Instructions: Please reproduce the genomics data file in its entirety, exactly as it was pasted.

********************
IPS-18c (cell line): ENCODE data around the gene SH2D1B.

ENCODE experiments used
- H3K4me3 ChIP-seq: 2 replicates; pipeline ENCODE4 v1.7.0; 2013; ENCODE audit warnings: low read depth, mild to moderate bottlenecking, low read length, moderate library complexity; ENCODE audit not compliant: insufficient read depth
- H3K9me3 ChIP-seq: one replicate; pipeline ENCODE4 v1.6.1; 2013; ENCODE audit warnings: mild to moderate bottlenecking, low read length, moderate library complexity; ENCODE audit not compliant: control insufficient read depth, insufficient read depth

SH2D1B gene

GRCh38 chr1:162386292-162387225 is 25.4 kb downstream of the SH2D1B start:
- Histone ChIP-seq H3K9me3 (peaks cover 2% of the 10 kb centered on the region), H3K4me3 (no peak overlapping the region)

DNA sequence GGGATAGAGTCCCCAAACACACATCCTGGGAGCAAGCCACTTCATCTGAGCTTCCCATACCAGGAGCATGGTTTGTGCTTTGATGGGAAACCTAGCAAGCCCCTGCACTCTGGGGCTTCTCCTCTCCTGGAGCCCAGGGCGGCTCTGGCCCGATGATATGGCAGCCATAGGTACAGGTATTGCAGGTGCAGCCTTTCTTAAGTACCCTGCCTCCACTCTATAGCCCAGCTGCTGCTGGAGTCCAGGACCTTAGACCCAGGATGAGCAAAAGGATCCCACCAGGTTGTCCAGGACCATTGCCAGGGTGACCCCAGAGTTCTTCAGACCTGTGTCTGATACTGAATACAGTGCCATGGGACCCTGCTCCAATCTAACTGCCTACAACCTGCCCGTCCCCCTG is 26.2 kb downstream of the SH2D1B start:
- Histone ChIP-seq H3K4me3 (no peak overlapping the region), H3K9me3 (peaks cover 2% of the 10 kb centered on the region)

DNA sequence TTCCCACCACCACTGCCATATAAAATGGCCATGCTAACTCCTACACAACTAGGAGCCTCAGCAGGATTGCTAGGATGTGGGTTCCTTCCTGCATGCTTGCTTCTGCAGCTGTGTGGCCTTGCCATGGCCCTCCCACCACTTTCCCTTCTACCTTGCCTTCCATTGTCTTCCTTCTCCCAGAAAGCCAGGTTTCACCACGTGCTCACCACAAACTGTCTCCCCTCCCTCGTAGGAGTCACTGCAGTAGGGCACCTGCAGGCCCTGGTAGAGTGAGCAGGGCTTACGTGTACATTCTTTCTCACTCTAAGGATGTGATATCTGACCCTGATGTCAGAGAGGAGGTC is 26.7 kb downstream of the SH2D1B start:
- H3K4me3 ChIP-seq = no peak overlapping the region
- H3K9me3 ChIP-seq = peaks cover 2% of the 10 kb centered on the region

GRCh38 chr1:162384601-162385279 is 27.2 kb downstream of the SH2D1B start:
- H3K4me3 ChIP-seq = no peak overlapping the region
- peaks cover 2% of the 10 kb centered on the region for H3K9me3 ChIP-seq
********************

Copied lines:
IPS-18c (cell line): ENCODE data around the gene SH2D1B.

ENCODE experiments used
- H3K4me3 ChIP-seq: 2 replicates; pipeline ENCODE4 v1.7.0; 2013; ENCODE audit warnings: low read depth, mild to moderate bottlenecking, low read length, moderate library complexity; ENCODE audit not compliant: insufficient read depth
- H3K9me3 ChIP-seq: one replicate; pipeline ENCODE4 v1.6.1; 2013; ENCODE audit warnings: mild to moderate bottlenecking, low read length, moderate library complexity; ENCODE audit not compliant: control insufficient read depth, insufficient read depth

SH2D1B gene

GRCh38 chr1:162386292-162387225 is 25.4 kb downstream of the SH2D1B start:
- Histone ChIP-seq H3K9me3 (peaks cover 2% of the 10 kb centered on the region), H3K4me3 (no peak overlapping the region)

DNA sequence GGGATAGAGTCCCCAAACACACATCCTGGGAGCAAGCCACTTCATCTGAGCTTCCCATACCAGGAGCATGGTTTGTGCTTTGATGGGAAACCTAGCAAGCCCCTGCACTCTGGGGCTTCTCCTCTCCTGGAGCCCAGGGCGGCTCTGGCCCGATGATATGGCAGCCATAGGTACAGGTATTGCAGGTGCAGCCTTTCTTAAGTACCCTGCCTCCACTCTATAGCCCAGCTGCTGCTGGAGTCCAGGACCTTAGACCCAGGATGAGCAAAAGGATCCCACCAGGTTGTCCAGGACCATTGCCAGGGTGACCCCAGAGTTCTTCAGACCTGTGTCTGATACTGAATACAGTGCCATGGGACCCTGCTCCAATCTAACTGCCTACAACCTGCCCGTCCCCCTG is 26.2 kb downstream of the SH2D1B start:
- Histone ChIP-seq H3K4me3 (no peak overlapping the region), H3K9me3 (peaks cover 2% of the 10 kb centered on the region)

DNA sequence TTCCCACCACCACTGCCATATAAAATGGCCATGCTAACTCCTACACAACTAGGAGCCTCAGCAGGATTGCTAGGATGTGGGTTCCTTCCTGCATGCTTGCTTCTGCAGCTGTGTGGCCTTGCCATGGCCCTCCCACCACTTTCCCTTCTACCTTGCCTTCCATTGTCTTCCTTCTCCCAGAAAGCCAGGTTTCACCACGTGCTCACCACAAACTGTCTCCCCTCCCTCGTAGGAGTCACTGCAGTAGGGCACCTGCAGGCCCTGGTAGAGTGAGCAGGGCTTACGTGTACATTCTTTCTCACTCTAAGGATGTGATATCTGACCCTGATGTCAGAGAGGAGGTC is 26.7 kb downstream of the SH2D1B start:
- H3K4me3 ChIP-seq = no peak overlapping the region
- H3K9me3 ChIP-seq = peaks cover 2% of the 10 kb centered on the region

GRCh38 chr1:162384601-162385279 is 27.2 kb downstream of the SH2D1B start:
- H3K4me3 ChIP-seq = no peak overlapping the region
- peaks cover 2% of the 10 kb centered on the region for H3K9me3 ChIP-seq